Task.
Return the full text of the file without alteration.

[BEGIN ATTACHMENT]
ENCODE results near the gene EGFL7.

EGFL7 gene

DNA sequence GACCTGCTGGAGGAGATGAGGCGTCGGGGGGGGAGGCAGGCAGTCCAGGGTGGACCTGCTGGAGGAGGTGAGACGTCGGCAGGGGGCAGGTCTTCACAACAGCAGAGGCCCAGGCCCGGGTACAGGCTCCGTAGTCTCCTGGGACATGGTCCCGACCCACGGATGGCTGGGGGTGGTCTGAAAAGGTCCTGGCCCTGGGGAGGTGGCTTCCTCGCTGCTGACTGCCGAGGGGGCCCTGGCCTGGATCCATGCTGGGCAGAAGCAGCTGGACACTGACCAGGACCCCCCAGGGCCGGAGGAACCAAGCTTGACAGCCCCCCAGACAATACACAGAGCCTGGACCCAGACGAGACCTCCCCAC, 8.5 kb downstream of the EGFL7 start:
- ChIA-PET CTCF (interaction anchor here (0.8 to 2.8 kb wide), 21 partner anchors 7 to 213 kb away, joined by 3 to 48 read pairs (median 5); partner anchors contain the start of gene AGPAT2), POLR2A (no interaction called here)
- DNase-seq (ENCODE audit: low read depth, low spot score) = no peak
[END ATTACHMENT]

ENCODE results near the gene EGFL7.

EGFL7 gene

DNA sequence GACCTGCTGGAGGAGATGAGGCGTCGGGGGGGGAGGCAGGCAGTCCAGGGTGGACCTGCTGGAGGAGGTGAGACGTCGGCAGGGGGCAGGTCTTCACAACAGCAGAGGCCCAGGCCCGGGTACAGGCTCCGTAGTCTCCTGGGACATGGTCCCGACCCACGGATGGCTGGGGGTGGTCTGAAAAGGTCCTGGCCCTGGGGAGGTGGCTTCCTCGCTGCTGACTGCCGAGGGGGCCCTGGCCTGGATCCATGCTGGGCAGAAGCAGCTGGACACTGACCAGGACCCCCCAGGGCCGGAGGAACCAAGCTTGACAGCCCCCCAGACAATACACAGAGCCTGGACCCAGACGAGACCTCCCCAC, 8.5 kb downstream of the EGFL7 start:
- ChIA-PET CTCF (interaction anchor here (0.8 to 2.8 kb wide), 21 partner anchors 7 to 213 kb away, joined by 3 to 48 read pairs (median 5); partner anchors contain the start of gene AGPAT2), POLR2A (no interaction called here)
- DNase-seq (ENCODE audit: low read depth, low spot score) = no peak